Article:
The largest wetland in the world is on fire, but the fire is often invisible. In the Brazilian Pantanal, the vegetation that was compacted under the swampy flood during the rainy season dries up when ponds and lagoons evaporate. Underground combustible debris can continue to smolder long after visible flames have died out.
Firemen across Brazil are battling raging towers of flames from the Amazon rainforest to the Cerrado savannah, but the fires beneath their feet are a particular challenge in the Pantanal.
The only way to fight an underground fire is by digging a trench around it, state firefighter Lieutenant Isaac Wihby said.
“But how do you do that when you have a line of fire that is 20 kilometers? It’s not viable,” he said.
The fires here are the worst in 15 years. The flames threaten the biodiversity of the region, which is rich in tapirs, pumas, capybaras and the world‘s densest jaguar population.
The Pantanal, whose name is derived from the Portuguese word for “swamp”, extends over more than 150,000 km² in Brazil and also extends to Bolivia and Paraguay.
As emergency helpers approached in the Pantanal this week, they used tractors to cut through parched trees and shrubs, leaving behind brown dirt that was supposed to deprive the flames of fuel and stop them from spreading.
But high winds can send the flames over the top, or underground fires can pass below.
“Sometimes it goes under a fire break and surprises the fire fighters,” said Lieutenant Jean Oliveira, who is in charge of fire fighting.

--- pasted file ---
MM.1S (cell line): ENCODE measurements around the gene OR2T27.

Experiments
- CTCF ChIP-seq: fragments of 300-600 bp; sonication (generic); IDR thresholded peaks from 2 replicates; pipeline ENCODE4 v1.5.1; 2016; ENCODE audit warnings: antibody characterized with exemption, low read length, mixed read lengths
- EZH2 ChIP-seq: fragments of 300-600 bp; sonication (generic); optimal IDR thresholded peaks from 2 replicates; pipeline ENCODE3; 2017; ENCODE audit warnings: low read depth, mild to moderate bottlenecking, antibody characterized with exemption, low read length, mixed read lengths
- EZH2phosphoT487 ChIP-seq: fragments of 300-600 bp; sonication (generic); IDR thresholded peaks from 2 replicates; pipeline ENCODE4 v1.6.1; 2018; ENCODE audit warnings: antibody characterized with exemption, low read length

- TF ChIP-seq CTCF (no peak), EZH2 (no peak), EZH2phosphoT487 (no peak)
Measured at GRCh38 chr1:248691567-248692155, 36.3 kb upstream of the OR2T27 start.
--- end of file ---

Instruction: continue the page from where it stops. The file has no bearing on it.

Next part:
“Sometimes you control a fire and it isn’t actually dead, it just sleeps,” he said.
Hundreds of firefighters, environmental workers, park rangers and soldiers have worked 24 hours a day for weeks to put out flames that have destroyed thousands of square kilometers of the Pantanal.
At temperatures above 40 degrees Celsius, a fire was unstoppable this week, as strong winds drove it over several outbreaks and burned through twisted branches and dry leaves all day and night.
“We checked it, but then it jumped there, jumped there, jumped there,” said Edmilson Rodrigo da Silva, a firefighter from the Brazilian state of West-West Mato Grosso, and pointed far into the distance where the fire was Outbreaks of fire.
The region is a huge floodplain that usually fills with water during the rainy season, around November to March. But the flooding this year has been less than normal and a subsequent drought has made the area dangerously fire-prone.
According to the Brazilian space research company Inpe, the Pantanal has recorded 4,677 “hot spots” in the worst fires since August 2005 this month.
Silva was one of about 20 men who fought the fire all night, immersed in suffocating smoke and swarmed by mosquitoes that were washed out of the undergrowth by flames that surrounded the firefighters on three sides. They warned to keep an eye out for poisonous snakes and jaguars that flee the fire at night.
Rain last week brought temporary relief to the southern half of the Pantanal, but this week the fires picked up again. It could get worse next month.
“It’s our worst year for fires here. It’s never been so dry,” said Silva.
(Except for the headline, this story was not edited by GossipMantri staff and published from a syndicated feed.)